Tuesday, April 11, 2017

Chapter Four: The Sin of Curiosity(Part Three)

The diner had more the air of a bar in Belthor's opinion, having accompanied his father to a few back in South Shara. Most of the people inside he recognized from around the School, though many weren't initiates of his level. He waved as he saw Theron in a back booth, but he didn't think his roommate even noticed him.

If I had a gorgeous lady on each arm and another one across the booth from me, I wouldn't be paying attention to Theron, he admitted to himself. How does he do it?

"It is warm in here," Agnete said, as she took her seat. Belthor squeezed himself across the table from her, and was gratified when it was Sam who sat next to him instead of Tori.

"It's pleasant," Sam agreed. He loosened his scarf. "Compared to the blizzard out there."

"I quite like blizzards," Agnete said. She paused. "To watch, I mean. From the comfort of a warm fireside. Warmth is good."

"Hello Tori, Sam." The waitress, who appeared to be only a little older than Belthor, glanced to him and Agnete. "New fish?"

"Newest of the new," Tori confirmed. "This is Yvette, everyone."

"Hi," Belthor said, trying not to stammer and failing. He gave his name, and Yvette smiled, a big, glowing smile that radiated happiness at odds with her profession.

"Pleased to meet you," she said. "And the young lady?"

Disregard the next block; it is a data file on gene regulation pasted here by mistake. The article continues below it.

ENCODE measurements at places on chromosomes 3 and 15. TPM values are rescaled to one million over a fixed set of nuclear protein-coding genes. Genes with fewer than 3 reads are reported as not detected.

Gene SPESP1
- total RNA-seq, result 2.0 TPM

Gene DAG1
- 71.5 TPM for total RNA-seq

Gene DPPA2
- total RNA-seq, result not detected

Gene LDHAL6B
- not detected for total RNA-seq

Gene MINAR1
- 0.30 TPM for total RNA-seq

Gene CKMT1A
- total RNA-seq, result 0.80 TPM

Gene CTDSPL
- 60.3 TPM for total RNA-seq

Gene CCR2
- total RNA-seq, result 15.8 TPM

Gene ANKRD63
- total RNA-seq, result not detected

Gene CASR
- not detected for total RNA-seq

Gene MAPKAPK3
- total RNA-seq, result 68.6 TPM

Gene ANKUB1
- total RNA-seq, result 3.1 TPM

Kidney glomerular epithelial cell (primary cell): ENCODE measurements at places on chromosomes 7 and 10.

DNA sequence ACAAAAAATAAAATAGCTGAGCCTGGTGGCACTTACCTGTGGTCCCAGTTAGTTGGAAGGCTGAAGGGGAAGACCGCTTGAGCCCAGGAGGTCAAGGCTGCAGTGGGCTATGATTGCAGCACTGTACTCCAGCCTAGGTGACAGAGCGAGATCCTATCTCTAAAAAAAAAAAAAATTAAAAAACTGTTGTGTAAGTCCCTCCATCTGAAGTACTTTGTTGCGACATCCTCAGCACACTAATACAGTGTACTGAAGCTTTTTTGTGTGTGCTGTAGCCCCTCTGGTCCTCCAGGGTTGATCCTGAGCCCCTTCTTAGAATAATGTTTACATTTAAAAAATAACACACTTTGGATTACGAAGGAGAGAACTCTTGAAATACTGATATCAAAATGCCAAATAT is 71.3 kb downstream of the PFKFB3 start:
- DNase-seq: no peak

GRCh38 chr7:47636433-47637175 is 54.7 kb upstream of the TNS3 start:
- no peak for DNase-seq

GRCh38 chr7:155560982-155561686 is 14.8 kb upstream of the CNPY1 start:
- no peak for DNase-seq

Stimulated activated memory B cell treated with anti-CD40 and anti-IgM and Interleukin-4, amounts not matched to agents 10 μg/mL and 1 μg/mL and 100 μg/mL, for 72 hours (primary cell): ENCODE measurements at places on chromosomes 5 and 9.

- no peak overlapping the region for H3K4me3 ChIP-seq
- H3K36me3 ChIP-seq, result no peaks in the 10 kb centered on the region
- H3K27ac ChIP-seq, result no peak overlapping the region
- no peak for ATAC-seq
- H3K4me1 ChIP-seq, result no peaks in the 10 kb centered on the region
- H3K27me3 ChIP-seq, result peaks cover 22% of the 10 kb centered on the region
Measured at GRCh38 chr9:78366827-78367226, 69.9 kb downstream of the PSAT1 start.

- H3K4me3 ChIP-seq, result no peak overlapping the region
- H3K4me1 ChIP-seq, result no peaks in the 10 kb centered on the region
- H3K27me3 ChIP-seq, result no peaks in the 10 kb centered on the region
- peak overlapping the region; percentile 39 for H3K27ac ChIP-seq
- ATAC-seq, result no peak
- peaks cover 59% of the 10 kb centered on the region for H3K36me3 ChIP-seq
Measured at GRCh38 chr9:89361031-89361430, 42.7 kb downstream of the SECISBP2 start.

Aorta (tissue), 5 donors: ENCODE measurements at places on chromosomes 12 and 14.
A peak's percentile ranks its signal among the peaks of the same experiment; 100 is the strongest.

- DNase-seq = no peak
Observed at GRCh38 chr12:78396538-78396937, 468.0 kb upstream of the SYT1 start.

"Agnete." Belthor was positive she whispered the letters to herself very quickly afterward. "I am very new. I like gardening."

"And she likes blizzards," Sam said. "From a fireside."

"Well, you'll love it here," Yvette replied. "What'll it be?"

They ordered. Yvette spent a moment ribbing both Sam and Tori - evidently they got the same thing every time.

"I am fine," Agnete said, with a little smile.

"Come on, get something," Tori urged. "It's on us. You're new."

"What?" Belthor asked. "It's...no, it's not-" Sam shoved him, and he subsided, wondering when this became the plan.

"I do not eat much, and I already feasted," Agnete said. "I am fine." She paused. "Though I appreciate the kindness."

"Well, if you're sure," Sam said, tone dubious. Agnete nodded very certainly. "All right, then."

"You just let me know if you change your mind," Yvette said, still smiling. "I'd be happy to bring you anything."

"Thank you."

Then the waitress was gone. Belthor took a deep breath of the musty diner air.

"It is warm in here," he said after a moment, slipping out of his heavy cloak. He left it draped over the back of his chair.

"Very warm," Agnete agreed. She picked up a knife from the table and idly began rolling it over in her hands. Belthor admired the way her slim fingers wrapped around the metal hilt as it turned over and over...

"So, you said you're from the Highlands, yes?" he found himself asking. Agnete glanced up, her brown eyes gleaming in the lantern-light.

"Yes," she said. "A little village, very far north."

"You don't have a Clan accent," Sam said. Agnete appeared to freeze.

"It is very far north, my village," she said, hurriedly. "I am not lying, I promise-"

"No one said you were." Sam raised his hands. "I'm sorry."